A research team at MIT has been working on developing the programming and technology required to create clothing using 4D printing they hope will someday empower consumers to design, create and manufacture their own fashion trends.
With the explosive growth of recycled fashion, consumers are shunning department stores in favor of thrift shops that offer an assortment of styles that cost less and offer a greater variety of choice. While the mass production of clothing over the past few decades was dictated by assembly-line efficiency, producing generic fashion trends that enveloped entire segments of the population in uniformity, newer manufacturing processes promise to revolutionize how cloths are made and distributed.
Combining their knowledge and expertise in biology, architecture and mathematics, MIT researchers Jessica Rosenkrantz and Jesse Louis-Rosenberg founded a design studio called Nervous System that is at “the forefront of a movement that uses software to mimic processes and patterns found in nature.”
The MIT research duo also created a web application program called Kinematics that, says Rosenkrantz, is something “anyone can use to design a product that can be made very efficiently, requires no assembly and perfectly fits the body.”
The foldability and shape-shifting potential of the printed product is what distinguishes 3D and 4D printing. Where 3D printed objects are solid and self-contained, 4D printed objects can shape-shift.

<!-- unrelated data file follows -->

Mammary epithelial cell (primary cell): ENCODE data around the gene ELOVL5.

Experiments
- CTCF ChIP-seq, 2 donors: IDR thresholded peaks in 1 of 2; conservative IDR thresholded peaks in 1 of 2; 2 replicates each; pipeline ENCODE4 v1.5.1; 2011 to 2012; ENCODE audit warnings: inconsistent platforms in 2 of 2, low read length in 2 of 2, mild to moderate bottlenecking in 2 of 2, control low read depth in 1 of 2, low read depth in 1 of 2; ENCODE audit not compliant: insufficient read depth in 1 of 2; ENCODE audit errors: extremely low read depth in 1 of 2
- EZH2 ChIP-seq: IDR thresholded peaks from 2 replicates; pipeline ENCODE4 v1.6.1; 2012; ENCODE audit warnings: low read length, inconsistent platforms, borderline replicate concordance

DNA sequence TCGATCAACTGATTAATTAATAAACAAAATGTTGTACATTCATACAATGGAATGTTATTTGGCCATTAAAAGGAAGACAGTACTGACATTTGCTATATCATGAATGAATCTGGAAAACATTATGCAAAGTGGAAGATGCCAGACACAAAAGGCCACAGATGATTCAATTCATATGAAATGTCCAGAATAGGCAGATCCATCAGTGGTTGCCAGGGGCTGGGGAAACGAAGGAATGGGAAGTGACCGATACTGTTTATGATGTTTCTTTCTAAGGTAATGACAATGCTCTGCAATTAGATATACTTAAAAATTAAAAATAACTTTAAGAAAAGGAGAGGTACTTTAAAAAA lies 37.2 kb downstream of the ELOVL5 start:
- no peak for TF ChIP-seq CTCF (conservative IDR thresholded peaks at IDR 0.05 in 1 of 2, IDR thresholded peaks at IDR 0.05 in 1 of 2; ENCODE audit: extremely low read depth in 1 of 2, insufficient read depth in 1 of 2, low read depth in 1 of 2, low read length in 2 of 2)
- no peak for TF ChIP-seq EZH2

Using the Kinematics app, a 3D printer and a focus on emulating patterns found in nature, Rosenkrantz and Louis-Rosenberg create fashion accessories, objects and jewelry that are uniquely and exquisitely detailed. Many of their designs include elements taken from nature like crystal formations, the veins of leaves, and the ribbed patterns found on the surface of sea shells. Rosenkrantz goes on to explain that they’re “interested in creating complex objects that are one of a kind and customisable, and [we want]to use 3D printing to make products that have never been made before.” It’s also about designing clothing and fashion accessories that “are made locally, affordably and ethically as part of your lifestyle. It’s not just about picking something off the shelf.”
One of their most successful examples of 4D printing technology is the creation of a see-through lace dress that was recently selected to become a permanent part of New York’s Museum of Modern Art’s collection. The dress is composed of “2,279 printed panels interconnected by 3,316 hinges.” Although the materials required to make the dress still cost $3,000, in time Rosenkrantz and Louis-Rosenberg envision a significantly less expensive and streamlined production process.